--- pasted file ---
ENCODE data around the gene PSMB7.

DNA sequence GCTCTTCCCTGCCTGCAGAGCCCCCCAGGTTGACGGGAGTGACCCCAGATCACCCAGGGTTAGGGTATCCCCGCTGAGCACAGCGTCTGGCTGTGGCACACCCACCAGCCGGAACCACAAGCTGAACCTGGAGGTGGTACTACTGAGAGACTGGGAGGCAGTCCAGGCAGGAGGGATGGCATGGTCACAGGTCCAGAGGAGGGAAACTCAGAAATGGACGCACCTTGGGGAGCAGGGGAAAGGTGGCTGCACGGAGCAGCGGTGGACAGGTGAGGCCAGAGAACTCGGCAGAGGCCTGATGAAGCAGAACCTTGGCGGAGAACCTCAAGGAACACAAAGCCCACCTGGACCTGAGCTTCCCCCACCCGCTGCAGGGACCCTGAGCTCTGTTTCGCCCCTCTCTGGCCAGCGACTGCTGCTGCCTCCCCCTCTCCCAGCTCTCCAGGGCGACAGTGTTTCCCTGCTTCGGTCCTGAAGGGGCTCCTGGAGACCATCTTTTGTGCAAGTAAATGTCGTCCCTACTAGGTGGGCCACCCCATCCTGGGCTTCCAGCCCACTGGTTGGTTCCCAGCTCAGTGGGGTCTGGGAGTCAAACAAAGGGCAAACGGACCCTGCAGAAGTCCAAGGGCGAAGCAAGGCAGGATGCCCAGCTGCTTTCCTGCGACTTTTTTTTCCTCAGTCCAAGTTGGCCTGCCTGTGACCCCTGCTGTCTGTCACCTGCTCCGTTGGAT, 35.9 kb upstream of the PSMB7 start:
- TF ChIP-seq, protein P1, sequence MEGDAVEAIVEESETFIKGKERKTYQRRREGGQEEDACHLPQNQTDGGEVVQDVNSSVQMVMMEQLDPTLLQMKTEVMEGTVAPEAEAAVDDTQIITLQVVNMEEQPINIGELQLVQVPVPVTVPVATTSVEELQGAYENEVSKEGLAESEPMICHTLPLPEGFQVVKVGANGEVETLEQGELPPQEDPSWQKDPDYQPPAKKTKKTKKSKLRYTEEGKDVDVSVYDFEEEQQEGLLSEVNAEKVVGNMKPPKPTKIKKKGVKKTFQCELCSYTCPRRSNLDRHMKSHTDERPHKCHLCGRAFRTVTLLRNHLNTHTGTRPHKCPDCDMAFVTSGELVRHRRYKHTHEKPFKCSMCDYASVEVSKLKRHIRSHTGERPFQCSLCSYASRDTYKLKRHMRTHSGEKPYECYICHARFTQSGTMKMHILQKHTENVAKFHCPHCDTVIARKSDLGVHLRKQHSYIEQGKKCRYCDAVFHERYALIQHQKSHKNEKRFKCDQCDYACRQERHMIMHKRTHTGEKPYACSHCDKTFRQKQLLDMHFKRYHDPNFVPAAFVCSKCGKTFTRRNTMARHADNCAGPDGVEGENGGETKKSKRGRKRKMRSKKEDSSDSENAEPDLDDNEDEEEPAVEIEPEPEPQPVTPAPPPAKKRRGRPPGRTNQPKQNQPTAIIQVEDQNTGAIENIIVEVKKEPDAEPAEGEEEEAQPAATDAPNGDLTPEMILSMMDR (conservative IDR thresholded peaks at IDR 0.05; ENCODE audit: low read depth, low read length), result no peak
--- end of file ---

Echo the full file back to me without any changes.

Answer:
ENCODE data around the gene PSMB7.

DNA sequence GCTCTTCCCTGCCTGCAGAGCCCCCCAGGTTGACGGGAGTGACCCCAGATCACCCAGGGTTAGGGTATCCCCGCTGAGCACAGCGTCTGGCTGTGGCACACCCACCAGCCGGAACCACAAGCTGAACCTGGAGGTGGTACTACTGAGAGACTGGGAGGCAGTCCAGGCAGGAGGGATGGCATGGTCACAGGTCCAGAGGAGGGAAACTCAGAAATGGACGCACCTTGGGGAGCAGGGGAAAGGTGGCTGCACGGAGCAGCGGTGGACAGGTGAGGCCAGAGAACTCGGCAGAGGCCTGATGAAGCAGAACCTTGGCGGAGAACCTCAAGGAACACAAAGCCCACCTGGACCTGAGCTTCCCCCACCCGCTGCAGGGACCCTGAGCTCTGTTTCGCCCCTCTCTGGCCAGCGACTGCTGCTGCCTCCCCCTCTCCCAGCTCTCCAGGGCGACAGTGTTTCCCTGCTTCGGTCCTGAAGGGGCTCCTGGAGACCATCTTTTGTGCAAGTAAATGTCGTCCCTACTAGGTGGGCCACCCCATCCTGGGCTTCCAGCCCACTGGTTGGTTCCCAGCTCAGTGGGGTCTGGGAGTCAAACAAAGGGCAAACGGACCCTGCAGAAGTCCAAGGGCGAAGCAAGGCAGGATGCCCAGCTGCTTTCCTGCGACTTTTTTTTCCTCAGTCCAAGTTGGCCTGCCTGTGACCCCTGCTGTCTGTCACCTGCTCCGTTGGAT, 35.9 kb upstream of the PSMB7 start:
- TF ChIP-seq, protein P1, sequence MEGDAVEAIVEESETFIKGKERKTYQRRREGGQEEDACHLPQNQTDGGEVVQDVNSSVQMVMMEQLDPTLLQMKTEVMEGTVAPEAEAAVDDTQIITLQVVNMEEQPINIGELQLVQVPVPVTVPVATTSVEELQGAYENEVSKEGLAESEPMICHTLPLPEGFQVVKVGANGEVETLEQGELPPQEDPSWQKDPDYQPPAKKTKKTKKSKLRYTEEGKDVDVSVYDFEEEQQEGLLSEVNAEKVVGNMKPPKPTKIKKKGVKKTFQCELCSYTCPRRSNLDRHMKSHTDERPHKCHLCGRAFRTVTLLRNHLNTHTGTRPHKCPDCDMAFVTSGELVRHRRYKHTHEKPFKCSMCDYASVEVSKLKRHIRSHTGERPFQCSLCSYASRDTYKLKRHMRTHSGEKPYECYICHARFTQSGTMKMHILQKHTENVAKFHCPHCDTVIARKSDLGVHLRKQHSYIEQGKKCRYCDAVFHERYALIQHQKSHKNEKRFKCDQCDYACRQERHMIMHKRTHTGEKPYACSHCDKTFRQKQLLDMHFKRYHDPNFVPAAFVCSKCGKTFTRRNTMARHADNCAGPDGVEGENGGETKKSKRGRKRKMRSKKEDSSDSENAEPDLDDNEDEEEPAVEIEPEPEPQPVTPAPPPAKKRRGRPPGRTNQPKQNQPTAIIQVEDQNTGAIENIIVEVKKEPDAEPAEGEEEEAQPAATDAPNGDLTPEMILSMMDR (conservative IDR thresholded peaks at IDR 0.05; ENCODE audit: low read depth, low read length), result no peak